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A third of Australian optometrists experiencing moderate to severe psychological distress

New Australian research has revealed that many optometrists are struggling with their mental health, with those in the early stages of their career particularly susceptible.

A pre-COVID survey of 505 registered practising Australian optometrists in mid‐November 2019 revealed that 31% were experiencing moderate to severe psychological distress, with similar findings for depression and anxiety. One in four were also experiencing moderate to extremely severe stress.

Optometrists under 30 were 3.5 times more likely to report moderate to severe psychological distress than those over 30, according to the survey. (Optometry Board of Australia’s latest statistics indicate there are 1,525 registered optometrists under 30. These early career optometrists make up the largest age group in the profession.)

The survey results also demonstrated a prevalence of high burnout, as indicated by exhaustion (56% of respondents), cynicism (57%) and professional efficacy (23%).

The study published in the journal Ophthalmic and Physiological Optics, titled ‘The mental health and wellbeing survey of Australian optometrists’, is the first to investigate the prevalence of mental health conditions and burnout among optometrists using validated scales.

Professor Sharon Bentley is head of Queensland University of Technology (QUT)’s School of Optometry and Vision Science. She led the research team and told Insight that the proportion of optometrists affected and the level of severity were among the most surprising findings.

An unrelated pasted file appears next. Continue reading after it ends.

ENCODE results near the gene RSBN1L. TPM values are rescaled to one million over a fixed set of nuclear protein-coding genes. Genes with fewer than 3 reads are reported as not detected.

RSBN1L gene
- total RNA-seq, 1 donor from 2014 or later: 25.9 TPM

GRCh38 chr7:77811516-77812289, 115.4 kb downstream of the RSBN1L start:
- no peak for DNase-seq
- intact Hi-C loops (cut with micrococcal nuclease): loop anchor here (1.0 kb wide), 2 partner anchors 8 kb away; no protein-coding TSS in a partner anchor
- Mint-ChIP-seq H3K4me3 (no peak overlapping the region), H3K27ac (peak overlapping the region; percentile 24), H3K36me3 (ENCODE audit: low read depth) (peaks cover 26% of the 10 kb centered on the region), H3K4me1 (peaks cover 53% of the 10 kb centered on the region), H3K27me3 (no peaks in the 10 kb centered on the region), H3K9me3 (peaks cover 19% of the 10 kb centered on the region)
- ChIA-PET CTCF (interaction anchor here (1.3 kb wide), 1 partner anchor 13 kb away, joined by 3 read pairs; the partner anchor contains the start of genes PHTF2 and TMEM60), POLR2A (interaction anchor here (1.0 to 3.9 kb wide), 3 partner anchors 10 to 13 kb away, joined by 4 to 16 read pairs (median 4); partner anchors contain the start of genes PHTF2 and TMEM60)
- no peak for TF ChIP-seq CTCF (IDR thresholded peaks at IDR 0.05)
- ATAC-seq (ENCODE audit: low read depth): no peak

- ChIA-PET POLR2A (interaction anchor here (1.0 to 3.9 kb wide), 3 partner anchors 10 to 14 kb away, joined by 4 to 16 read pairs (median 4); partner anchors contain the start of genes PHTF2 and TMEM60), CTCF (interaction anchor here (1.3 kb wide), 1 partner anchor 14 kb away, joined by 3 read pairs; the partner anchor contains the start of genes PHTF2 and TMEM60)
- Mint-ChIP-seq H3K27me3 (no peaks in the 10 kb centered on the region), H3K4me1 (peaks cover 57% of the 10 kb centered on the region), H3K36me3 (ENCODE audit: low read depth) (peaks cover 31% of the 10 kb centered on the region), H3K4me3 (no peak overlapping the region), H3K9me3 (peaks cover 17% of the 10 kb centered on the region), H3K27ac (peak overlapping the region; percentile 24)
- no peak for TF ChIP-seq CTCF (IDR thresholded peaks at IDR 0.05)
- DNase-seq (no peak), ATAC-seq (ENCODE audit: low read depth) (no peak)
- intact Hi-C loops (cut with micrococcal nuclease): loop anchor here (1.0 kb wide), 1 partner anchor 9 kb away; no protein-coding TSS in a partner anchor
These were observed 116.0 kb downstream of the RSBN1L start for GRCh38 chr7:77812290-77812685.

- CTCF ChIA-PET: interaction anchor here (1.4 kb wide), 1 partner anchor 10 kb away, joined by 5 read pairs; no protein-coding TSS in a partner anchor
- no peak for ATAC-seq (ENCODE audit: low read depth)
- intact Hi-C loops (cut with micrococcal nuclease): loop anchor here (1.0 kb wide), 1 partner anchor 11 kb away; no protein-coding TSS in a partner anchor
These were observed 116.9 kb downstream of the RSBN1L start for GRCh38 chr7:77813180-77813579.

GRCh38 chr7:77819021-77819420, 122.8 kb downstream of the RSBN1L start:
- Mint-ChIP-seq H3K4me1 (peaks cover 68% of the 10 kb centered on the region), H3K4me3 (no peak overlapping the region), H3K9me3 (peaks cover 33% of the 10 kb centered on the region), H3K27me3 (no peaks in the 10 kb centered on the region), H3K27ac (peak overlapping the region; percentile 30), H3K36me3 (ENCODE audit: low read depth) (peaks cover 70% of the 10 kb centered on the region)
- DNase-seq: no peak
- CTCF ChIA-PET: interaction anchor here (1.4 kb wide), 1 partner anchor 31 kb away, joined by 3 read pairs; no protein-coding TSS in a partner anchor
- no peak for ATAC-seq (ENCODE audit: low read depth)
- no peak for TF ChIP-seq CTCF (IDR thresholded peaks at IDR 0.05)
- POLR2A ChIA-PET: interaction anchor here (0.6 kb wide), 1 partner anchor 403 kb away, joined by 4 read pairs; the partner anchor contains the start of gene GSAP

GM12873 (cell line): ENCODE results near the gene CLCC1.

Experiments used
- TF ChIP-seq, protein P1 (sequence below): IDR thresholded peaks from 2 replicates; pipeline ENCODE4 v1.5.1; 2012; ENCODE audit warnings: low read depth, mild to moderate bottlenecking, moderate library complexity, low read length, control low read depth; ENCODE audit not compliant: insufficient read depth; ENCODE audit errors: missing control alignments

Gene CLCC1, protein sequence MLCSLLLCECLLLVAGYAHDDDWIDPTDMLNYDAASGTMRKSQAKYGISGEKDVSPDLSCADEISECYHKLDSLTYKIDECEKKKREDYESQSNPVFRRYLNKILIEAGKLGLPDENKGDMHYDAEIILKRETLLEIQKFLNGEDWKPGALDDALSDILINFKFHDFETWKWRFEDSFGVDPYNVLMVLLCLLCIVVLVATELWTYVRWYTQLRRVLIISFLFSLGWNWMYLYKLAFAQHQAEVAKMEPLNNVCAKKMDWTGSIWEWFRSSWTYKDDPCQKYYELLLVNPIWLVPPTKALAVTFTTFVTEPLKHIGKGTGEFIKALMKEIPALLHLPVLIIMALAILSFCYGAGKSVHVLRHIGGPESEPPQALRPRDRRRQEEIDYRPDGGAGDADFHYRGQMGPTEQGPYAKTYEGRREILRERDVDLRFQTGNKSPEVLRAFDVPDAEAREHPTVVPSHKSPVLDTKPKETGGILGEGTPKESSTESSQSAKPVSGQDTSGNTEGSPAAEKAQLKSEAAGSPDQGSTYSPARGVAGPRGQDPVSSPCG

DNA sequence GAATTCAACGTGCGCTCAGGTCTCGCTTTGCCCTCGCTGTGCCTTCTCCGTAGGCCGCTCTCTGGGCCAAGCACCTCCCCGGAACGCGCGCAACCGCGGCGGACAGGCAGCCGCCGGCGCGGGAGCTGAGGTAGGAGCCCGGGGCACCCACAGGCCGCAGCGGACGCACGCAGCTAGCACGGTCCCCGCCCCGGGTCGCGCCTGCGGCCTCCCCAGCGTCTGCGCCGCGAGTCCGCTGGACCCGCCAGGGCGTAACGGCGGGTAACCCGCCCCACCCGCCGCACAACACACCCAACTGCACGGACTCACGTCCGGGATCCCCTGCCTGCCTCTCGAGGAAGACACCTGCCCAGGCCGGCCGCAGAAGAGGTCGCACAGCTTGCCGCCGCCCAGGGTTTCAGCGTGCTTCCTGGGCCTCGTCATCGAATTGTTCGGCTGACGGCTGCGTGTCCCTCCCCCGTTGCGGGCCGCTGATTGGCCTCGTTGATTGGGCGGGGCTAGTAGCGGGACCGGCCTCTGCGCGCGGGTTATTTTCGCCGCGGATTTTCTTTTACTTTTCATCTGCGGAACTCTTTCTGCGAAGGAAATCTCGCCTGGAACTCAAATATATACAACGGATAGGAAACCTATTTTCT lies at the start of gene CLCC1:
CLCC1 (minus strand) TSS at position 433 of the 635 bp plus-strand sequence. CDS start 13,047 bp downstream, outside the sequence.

The survey comprised three well‐established mental health scales and an open‐ended question inviting comments.

“We were very pleased by the high response rate and surprised by the number of participants who chose to volunteer comments,” Bentley said.

The most frequently mentioned work‐related issues concerned retail pressures, workload and career dissatisfaction.

“Further investigation is required to understand the specific factors driving these issues and the most effective solutions,” Bentley said.

“This is a complex problem requiring a variety of strategies that address both personal and workplace factors. At QUT School of Optometry and Vision Science, our plan is to introduce basic mental health and resilience training to students, to support and prepare them before they enter the workforce.”

The study’s authors concluded that rates of mental health conditions and burnout reported by practising Australian optometrists were relatively high compared with the general population and other health professionals.

“Younger age and burnout were significant risk factors for psychological distress. Interventions are required to address these issues, particularly for younger optometrists, and could include workplace modifications and building resilience to improve personal mental wellbeing and ensure patient safety,” they noted.

While QUT is planning to introduce mental health training, organisations like Optometry Australia (OA) are also bolstering mental health support services for its members.

The organisation said it recognises that the impact of COVID-19 and ongoing snap lockdowns throughout Australia are continuing to add undue stress to practitioners.

“These results further reflect those of another survey that Optometry Australia conducted in 2020 which highlighted 46% of members were anxious about their future,” OA said.

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